Assaulted by a downpour, Greta picked up her pace through Old Town. A rumbling behind Djurgården. The agitated light of thunder cut through the sky, blazes zigzagging over the amusement park. Lacquered black cars stood parked on Gustav Adolf’s Square outside the Royal Opera. And across the water: the Royal Palace, it too encircled by scaffolding. Buses and cars turned onto Norrbro and then the tram came squeaking from Kungsträdgården and she dove in under its roof, sweaty and soaked through.

‘A one-krona ticket please.’

The cashier handed her the ticket. She clasped it for a moment before folding it and putting it in her purse. A Masked Ball. She was going to see A Masked Ball.

At the top, in the far back. Greta slowly walked up the stairs. Her pumps glided across the red carpet. Dazzling brass, and the statues waving at her. She didn’t care that she had to stand. That she could see neither soloist nor choir. Because, oh! the moldings overhead and the textile of the seats. Because, oh! the dresses worn by the women sitting on that same textile. Because, the chandelier and the vaulted ceiling. Because, the murals and the angels. Because, the violins and the waft of Shakespeare. Greta understood neither plot nor words, but the music and the song sent her first to gather flowers and then made her crush them with her heel, and it was all that mattered, and this, her sitting here, at the Royal Opera, in Stockholm, in Sweden, crying and laughing in the heart of this very building raised with marble, gold and mirrors, far removed from soldiers’ jokes and racing and old tractors. And to think that she, a Vaasa girl, had walked on true red carpet, as soft as any mink stole in Vogue. If only the people of Vaasa could see her now. The people of Ostrobothnia, of all of Finland. Greta broke into tears of joy, and those tears seemed the size of cherries. She let them fall. [...]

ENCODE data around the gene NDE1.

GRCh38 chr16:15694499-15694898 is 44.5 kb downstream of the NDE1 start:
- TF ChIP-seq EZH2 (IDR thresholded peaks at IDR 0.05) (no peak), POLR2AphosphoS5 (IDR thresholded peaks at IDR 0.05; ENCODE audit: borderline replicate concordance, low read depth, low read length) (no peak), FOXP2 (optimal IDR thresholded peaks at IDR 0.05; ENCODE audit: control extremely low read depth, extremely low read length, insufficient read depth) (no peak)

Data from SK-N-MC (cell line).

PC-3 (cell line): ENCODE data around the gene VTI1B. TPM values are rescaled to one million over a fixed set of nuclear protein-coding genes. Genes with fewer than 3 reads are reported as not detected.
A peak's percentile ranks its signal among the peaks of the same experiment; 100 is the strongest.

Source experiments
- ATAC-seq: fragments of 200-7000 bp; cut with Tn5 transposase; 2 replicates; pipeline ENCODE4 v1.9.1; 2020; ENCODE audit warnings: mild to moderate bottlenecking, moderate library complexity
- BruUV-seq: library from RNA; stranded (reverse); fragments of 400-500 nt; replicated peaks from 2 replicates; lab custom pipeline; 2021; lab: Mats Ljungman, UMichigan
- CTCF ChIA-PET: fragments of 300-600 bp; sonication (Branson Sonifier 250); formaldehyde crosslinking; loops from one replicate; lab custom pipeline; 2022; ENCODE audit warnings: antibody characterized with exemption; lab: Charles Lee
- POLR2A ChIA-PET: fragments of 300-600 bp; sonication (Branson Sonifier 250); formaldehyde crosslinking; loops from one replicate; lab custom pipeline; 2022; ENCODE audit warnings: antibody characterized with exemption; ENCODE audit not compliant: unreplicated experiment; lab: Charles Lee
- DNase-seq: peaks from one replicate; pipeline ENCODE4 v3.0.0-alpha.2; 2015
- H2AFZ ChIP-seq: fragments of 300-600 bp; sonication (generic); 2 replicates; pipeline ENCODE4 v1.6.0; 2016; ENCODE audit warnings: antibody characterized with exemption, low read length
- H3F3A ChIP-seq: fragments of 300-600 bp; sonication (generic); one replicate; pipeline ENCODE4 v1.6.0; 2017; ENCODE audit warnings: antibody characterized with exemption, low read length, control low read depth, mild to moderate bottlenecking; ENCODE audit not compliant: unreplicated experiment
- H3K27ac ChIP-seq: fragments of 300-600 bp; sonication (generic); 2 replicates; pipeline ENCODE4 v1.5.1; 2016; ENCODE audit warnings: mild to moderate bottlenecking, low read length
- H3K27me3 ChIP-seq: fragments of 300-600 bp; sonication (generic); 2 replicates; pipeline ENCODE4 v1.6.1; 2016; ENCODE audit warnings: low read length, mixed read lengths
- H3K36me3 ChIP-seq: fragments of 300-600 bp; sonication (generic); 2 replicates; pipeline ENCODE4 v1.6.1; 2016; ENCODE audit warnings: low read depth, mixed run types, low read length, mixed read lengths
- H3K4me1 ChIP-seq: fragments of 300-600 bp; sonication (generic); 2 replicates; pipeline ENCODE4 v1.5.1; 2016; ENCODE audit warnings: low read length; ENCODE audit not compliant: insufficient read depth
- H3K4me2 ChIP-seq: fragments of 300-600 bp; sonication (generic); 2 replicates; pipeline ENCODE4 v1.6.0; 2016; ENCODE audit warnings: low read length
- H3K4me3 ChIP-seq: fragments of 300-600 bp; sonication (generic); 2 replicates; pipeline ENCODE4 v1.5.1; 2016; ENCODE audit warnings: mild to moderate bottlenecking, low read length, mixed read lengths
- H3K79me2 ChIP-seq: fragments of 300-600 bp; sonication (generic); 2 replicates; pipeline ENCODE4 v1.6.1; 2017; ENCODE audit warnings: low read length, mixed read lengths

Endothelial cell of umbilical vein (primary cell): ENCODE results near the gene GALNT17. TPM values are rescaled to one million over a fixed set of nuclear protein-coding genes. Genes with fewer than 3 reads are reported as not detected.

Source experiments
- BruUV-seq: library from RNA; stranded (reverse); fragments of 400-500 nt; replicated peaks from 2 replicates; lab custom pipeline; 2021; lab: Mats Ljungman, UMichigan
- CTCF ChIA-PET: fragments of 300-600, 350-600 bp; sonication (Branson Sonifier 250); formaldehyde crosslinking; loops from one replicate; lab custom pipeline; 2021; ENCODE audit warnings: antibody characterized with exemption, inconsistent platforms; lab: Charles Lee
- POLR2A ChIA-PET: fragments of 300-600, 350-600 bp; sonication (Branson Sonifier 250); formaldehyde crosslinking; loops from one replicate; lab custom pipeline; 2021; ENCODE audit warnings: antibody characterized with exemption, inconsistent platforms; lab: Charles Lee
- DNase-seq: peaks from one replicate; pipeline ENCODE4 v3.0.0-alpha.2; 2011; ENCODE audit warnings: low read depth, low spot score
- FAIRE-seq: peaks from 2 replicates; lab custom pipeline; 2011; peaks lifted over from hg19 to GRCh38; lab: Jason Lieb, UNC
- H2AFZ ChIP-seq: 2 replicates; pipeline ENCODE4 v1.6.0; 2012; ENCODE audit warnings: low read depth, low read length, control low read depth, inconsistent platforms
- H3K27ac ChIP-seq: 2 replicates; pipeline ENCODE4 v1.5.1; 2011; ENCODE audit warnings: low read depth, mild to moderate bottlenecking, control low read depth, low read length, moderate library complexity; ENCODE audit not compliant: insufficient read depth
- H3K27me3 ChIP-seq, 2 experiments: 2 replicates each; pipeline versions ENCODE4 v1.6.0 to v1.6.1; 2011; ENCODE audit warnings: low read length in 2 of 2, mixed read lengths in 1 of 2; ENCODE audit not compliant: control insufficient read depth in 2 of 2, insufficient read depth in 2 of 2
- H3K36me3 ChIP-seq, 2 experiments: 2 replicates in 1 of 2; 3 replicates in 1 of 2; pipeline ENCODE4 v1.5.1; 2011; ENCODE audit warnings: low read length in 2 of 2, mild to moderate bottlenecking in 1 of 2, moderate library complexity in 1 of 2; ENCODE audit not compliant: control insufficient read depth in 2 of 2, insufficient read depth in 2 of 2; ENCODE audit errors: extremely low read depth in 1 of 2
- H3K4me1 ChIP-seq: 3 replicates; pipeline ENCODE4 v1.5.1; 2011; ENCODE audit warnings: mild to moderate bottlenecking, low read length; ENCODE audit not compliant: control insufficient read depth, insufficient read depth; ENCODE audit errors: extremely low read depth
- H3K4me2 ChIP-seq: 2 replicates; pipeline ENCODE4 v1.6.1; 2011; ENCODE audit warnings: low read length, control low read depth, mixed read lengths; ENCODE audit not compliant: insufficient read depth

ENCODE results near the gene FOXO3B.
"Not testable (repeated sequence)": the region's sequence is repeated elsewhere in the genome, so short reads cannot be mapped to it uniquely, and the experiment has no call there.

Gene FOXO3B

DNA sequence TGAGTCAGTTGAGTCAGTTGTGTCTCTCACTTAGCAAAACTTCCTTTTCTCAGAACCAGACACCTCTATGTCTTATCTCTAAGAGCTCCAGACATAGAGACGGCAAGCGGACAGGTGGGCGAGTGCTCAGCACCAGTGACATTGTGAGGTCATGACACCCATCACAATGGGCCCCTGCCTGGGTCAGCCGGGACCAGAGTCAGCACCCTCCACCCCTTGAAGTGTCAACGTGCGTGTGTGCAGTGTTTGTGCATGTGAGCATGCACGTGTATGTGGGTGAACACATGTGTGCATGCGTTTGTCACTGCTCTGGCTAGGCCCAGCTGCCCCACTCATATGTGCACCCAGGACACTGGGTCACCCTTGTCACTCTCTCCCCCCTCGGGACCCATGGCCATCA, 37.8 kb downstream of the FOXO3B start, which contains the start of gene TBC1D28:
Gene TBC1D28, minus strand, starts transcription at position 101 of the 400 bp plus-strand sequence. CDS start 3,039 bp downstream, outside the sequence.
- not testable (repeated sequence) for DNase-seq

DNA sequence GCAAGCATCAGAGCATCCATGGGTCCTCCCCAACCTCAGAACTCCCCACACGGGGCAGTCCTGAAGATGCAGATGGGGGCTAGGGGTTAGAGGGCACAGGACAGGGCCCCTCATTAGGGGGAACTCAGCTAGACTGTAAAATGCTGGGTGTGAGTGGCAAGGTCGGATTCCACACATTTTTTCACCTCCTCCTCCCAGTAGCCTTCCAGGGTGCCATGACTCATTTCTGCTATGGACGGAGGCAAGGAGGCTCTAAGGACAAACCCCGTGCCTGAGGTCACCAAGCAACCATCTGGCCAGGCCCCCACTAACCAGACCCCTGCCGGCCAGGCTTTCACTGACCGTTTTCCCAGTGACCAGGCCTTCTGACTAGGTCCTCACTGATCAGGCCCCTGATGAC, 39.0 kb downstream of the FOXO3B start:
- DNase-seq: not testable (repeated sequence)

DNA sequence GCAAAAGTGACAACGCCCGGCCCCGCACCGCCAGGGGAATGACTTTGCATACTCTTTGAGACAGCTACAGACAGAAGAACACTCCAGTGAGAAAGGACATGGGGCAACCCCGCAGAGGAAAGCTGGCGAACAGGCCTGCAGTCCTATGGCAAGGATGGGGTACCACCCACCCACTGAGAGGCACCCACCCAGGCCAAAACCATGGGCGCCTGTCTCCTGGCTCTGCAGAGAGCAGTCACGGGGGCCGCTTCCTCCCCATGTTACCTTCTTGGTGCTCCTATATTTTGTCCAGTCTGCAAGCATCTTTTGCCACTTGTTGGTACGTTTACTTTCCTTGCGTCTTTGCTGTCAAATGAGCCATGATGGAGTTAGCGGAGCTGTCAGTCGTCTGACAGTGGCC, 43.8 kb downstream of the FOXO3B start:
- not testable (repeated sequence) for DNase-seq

It had drizzled for three days straight. Stockholm smelled of fall and had turned brown all over. It was as though the skin of the city had been singed by autumnal fire, which prior to the rain had cooked the streets and their buildings for weeks. Elm leaves drooped wet and pale-brown, threatening to fall all at once. Greta watched the looming darkness pull the rags off the city. Watched it transform the facades into ghosts, gray translucent skin. And Strömmen, dirty-brown, lapped the city as though the lake was a field laid fallow, awaiting the coming ice. People stood in line to the Saltsjöbanan train. The passenger ship Gripsholm had docked. Taxis, tractors, and everywhere bikes, bikes, bikes. Greta involuntarily committed the slogans from the wall-mounted billboards to memory.